Sep. 10—FAIRMONT — Three months after earth-moving equipment began tearing down the old Marion County Humane Society no-kill shelter, there are walls and roofed structures on their property.
For Board President Donna Long, it’s a dream come true for the nonprofit’s staff and volunteers, as well as future pet adopters. Gone is the old concrete block building that had outlived its efficiencies and in its place on the same site off U.S. 19 South is a modern green building that will have solar panels.
“Well, right now, it’s all framed up inside,” Long said. “We just met with the contractor…and he’s getting ready to start the electrical, so he said, that’s going to take some time —September into October because he’s got to be real careful. But, we are on schedule to open in March ’23.”
In their old, now-razed facility, the propane gas bill could run as high as $300 a day during fall and winter, while the new building’s solar array may actually allow the Humane Society to sell power back to the grid.
“We’ve got most of the [solar]project paid for …we had a gentleman, in honor of his mother and an animal lover and looking for green projects through New York, invested $25,000 in our solar project,” said board member Christina Mickey. “And then, we received funding from the Solar Finance Fund, which is a grant and we’re also, due to the [Inflation Reduction Act] that was just passed, we’re going to receive an additional 30% rebate on the project with the new IRA, so we’re grateful that that project is pretty well paid for.”
Long said, when complete, the new facility will be four times larger than the old 3,000 square foot building. The new building will have 32 dog kennels, just a few more than the old building. It will also have a small dog room. While her excitement is obvious, Long’s face lights up when she explains the new, expanded amenities for cats.
“In the old shelter, we used to have an old trailer here that was for cats,” Long said. “We’re going to have five rooms for cats in this shelter, so it’s a real expansion on our ability to take care of cats. Animal Control doesn’t pick up cats at all. They don’t have the facility for it, so we’re the only ones and at this time of year — spring, fall — it’s kitten season and we’re full all the time. So, this new facility is going to help us greatly.”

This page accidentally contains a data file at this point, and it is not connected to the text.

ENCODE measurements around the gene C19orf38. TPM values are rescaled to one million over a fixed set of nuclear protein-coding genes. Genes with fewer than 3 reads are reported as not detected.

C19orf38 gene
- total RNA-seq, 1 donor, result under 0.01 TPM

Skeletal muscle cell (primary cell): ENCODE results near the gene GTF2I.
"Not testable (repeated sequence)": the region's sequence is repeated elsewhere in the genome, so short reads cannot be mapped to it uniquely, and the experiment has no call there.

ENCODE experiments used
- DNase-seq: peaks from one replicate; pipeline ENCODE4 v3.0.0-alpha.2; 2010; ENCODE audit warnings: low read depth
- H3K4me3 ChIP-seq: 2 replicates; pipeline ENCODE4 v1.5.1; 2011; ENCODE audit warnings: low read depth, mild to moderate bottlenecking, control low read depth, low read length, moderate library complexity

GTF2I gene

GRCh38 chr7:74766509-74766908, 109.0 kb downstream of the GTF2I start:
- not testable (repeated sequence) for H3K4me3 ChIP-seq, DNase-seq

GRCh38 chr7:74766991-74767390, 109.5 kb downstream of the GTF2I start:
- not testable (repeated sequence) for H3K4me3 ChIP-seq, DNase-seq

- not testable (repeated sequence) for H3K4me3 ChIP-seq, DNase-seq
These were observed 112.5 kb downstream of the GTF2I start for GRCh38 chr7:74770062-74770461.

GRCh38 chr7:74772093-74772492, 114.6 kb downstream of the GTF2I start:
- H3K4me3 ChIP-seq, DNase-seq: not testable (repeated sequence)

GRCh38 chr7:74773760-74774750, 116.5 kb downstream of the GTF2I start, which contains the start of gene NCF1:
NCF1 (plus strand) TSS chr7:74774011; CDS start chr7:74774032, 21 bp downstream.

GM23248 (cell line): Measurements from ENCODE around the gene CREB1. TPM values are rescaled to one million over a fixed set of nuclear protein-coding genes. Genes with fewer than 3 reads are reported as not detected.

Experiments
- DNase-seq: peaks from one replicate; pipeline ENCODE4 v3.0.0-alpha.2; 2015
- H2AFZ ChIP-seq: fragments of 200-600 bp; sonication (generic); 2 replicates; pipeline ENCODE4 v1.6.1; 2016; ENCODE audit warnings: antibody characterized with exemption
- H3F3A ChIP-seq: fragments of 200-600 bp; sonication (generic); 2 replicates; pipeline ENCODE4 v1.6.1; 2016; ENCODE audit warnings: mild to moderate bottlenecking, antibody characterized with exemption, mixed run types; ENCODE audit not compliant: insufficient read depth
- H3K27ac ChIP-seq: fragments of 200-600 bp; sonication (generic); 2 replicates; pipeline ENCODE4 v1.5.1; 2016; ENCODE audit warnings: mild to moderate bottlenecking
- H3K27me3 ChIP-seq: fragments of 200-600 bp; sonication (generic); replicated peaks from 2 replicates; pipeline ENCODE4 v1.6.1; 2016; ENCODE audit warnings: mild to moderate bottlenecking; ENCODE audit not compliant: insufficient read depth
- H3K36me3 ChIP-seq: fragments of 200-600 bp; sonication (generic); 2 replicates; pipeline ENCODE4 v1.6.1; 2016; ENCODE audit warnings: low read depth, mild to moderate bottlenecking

The new shelter is also exciting for Kristy Delcid, an analyst for the Bridgeport office of the McLean, Virginia-based consulting firm Xcelerate. Delcid recently rallied her co-workers to raise $579 for the shelter, which she presented to the Humane Society on Sept. 2.
“I adopted my dog Ragnar in January 2020 from the Marion County Humane Society,” Delcid said. “So, we came to this shelter, and I just love that they’re a no-kill shelter, so I just fell in love with everything they do. So, ever since they gave me my baby boy, I’ve been donating monthly and then — at work — the company was like, ‘Does anybody have any fundraising ideas?’ and I was like, ‘They’re building a new shelter, so this is perfect.'”
When asked if she has become an ambassador for the Humane Society, Delcid didn’t pause with her answer.
“I’ve definitely spoken more to people about the shelter and it’s like, ‘Hey, adopt. Don’t shop. They’re a great organization’ and when they do fundraiser events, I like to share them with my friends and such,” Delcid said.
Delcid was accompanied by Jim Dufford, Xcelerate’s vice president of the law enforcement account. He said the company donates the funds through its Xcelerate Cares program.
“We do different programs throughout the year so that the employees have the opportunity to give. Our corporate target this year was St. Jude’s Children’s Hospital, but the company allows folks working at the different locations on the different contracts to recommend things and pick them for our people working here in the West Virginia area,” Dufford said.
Delcid recommended the Marion County Humane Society, so they adopted her idea and hosted a fundraiser.
“We’ve done corn hole tournaments in the past, 50/50 type events, sponsor people to run or walk or things like that,” Dufford said. “This is all Kristy’s gig — she selected the charity, we approved it and she did all the legwork to make it happen.”
“He’s definitely gotten me out more and I just feel happy coming home everyday to him,” Delcid said.
Reach Eric Cravey at 304-367-2523.